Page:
RMIT's Associate Professor Mauro Baracco has been announced as one of the creative directors of the Australian Pavilion for 2018.
Baracco with his partner Louise Wright of Baracco+Wright Architects, in collaboration with artist Linda Tegg, have been announced as the Creative Directors of the Australian Pavilion for the 2018 Venice Architecture Biennale.
Curators of the exhibition, Yvonne Farrell and Shelley McNamara, placed a worldwide call for participants to design a theme to encourage new ways of thinking and of seeing the world.
The design is required to encompass innovative solutions where “architecture provides for the well-being and dignity of the people on this fragile planet”.
Baracco is Deputy Dean International in RMIT's School of Architecture and Design.
He and Wright, collaborating with Tegg, responded to the brief and proposed Repair; an immersive, multi-sensory exhibition that explores the potential that architecture has in repairing the place it is part of.
“I feel honoured that Louise and I have been selected as Creative Directors. We have often questioned the purpose of buildings to separate us from the natural environment, so it is fantastic to have a platform where we can invite others to explore this issue,” he says.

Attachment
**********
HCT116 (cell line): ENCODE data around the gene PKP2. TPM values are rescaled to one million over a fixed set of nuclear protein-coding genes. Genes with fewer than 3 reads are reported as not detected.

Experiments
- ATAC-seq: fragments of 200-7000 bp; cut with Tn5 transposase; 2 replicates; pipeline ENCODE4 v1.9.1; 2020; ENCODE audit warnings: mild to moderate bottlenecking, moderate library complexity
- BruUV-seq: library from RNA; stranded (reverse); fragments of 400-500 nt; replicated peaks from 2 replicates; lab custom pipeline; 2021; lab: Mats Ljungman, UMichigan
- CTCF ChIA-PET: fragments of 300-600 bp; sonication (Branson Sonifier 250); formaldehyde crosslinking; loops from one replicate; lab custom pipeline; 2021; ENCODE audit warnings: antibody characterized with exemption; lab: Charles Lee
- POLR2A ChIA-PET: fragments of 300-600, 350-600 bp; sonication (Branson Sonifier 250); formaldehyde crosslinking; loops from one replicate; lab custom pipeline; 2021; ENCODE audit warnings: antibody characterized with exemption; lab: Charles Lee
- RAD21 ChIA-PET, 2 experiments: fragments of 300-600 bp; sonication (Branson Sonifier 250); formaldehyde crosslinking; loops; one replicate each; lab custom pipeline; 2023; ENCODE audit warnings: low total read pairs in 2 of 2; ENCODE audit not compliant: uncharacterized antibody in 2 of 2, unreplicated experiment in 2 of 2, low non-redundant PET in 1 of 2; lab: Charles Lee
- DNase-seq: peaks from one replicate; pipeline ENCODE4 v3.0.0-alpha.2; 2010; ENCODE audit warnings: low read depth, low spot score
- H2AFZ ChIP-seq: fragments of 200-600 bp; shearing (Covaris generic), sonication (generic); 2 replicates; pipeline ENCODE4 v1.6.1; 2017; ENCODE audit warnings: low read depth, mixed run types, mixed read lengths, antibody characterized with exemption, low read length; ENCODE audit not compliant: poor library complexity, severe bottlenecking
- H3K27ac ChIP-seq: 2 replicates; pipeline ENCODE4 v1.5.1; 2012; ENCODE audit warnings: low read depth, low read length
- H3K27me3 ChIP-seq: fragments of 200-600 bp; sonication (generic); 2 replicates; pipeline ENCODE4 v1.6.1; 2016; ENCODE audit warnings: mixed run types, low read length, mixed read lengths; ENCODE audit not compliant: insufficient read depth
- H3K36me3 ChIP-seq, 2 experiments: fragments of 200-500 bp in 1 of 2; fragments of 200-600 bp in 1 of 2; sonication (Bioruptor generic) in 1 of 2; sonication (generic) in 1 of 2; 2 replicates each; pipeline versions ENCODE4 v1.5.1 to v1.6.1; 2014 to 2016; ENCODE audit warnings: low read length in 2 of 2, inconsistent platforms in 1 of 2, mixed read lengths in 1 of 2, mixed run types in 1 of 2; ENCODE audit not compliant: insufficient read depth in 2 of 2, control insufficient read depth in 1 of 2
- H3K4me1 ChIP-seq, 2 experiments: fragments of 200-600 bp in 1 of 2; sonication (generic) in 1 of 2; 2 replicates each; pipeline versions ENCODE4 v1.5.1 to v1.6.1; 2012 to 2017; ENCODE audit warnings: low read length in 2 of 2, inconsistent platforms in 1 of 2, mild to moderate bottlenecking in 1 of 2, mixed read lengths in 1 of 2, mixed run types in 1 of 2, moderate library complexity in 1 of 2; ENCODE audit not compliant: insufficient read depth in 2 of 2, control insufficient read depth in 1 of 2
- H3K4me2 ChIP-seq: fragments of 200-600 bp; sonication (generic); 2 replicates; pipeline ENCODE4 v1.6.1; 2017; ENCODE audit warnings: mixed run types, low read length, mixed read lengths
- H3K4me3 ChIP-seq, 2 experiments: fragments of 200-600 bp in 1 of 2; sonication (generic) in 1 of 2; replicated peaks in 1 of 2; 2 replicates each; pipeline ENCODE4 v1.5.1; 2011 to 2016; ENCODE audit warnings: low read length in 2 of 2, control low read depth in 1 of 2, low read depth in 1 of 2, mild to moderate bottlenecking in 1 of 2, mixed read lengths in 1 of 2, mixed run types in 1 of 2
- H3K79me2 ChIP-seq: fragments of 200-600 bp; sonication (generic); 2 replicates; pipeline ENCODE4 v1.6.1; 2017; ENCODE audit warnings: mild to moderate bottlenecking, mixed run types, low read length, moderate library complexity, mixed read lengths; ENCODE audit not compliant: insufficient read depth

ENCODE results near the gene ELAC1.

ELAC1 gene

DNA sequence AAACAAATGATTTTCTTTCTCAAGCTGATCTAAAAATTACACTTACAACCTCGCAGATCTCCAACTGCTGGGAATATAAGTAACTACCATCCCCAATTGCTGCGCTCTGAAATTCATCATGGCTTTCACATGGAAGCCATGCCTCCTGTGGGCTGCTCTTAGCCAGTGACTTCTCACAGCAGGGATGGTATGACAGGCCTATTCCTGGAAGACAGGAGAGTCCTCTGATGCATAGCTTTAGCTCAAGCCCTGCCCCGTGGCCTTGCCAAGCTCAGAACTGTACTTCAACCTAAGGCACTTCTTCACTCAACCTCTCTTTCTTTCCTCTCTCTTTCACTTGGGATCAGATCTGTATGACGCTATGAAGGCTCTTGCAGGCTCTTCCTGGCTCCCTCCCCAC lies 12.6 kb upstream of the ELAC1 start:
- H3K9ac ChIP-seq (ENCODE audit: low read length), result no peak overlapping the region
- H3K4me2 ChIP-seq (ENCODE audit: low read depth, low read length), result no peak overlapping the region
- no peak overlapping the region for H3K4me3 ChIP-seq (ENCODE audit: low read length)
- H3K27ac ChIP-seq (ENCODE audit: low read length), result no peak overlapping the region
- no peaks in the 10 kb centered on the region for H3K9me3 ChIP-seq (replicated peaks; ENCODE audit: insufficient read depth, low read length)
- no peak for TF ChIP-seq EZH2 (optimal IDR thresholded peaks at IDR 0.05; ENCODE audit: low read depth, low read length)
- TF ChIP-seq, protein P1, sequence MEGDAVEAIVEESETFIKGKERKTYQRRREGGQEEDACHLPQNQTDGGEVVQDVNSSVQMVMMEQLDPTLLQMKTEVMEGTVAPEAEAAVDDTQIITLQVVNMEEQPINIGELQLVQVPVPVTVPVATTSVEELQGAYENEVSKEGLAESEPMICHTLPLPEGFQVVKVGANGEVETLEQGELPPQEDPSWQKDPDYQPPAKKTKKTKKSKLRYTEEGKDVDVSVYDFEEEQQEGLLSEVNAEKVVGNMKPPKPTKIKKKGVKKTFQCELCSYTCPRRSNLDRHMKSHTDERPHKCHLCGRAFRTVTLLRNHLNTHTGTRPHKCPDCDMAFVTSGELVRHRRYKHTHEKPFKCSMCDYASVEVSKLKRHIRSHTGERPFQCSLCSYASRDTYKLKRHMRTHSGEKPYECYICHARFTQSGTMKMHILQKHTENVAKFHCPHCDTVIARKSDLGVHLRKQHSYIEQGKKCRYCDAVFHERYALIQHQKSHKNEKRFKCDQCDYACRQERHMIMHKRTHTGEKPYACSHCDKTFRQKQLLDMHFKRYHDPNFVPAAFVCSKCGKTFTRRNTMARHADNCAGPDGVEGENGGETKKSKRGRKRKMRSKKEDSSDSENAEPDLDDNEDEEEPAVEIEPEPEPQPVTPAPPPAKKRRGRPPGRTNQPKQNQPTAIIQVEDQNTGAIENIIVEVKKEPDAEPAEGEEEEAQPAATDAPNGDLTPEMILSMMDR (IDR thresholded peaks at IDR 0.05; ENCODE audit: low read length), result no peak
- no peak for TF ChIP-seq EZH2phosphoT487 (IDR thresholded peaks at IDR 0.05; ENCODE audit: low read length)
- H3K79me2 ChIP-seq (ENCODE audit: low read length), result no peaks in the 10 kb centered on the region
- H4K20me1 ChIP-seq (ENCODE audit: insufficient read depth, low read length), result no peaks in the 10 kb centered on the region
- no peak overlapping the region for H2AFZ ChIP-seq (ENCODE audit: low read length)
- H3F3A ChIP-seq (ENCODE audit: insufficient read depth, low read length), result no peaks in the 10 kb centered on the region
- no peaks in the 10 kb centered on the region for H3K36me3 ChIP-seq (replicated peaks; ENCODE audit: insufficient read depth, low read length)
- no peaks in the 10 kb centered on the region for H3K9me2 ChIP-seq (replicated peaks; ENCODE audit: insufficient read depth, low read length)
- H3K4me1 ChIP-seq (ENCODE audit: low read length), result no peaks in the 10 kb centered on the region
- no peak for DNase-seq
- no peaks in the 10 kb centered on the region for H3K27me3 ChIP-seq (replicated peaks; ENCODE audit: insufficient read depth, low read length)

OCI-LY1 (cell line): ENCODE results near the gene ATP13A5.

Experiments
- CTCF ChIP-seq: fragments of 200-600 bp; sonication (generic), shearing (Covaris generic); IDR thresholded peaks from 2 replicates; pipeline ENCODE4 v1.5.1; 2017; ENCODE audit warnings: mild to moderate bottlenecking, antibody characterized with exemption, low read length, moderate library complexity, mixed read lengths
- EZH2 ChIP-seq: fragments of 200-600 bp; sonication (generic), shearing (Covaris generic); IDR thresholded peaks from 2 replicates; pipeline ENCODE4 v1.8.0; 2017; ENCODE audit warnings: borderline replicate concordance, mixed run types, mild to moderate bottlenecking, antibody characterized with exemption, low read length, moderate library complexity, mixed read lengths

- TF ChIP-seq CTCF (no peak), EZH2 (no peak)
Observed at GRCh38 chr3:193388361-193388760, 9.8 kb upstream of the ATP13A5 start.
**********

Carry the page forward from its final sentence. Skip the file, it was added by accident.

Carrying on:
Baracco says the consequences of the disregarded natural systems are being felt around the world.
Built environment disciplines are adopting a new way of thinking that leans towards repairing the natural environment as a meaningful and enduring framework for urban form.
He believes this new way of thinking is set to become a critical strategy of architectural culture.
His teaching at RMIT University explores the relevance to Australian architects who work intimately in one of the most diverse and ecologically sensitive landscapes in the world.
“This is the sixteenth International Architecture exhibition where Australian architects and designers are provided with a significant platform to not only showcase work but create dialogue around important,” Baracco says.